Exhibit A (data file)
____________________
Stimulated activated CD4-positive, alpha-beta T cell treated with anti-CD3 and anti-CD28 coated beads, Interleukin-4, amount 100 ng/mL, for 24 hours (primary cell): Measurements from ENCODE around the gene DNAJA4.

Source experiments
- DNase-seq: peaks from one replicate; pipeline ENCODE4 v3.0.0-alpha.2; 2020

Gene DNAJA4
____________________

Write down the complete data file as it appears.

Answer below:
Stimulated activated CD4-positive, alpha-beta T cell treated with anti-CD3 and anti-CD28 coated beads, Interleukin-4, amount 100 ng/mL, for 24 hours (primary cell): Measurements from ENCODE around the gene DNAJA4.

Source experiments
- DNase-seq: peaks from one replicate; pipeline ENCODE4 v3.0.0-alpha.2; 2020

Gene DNAJA4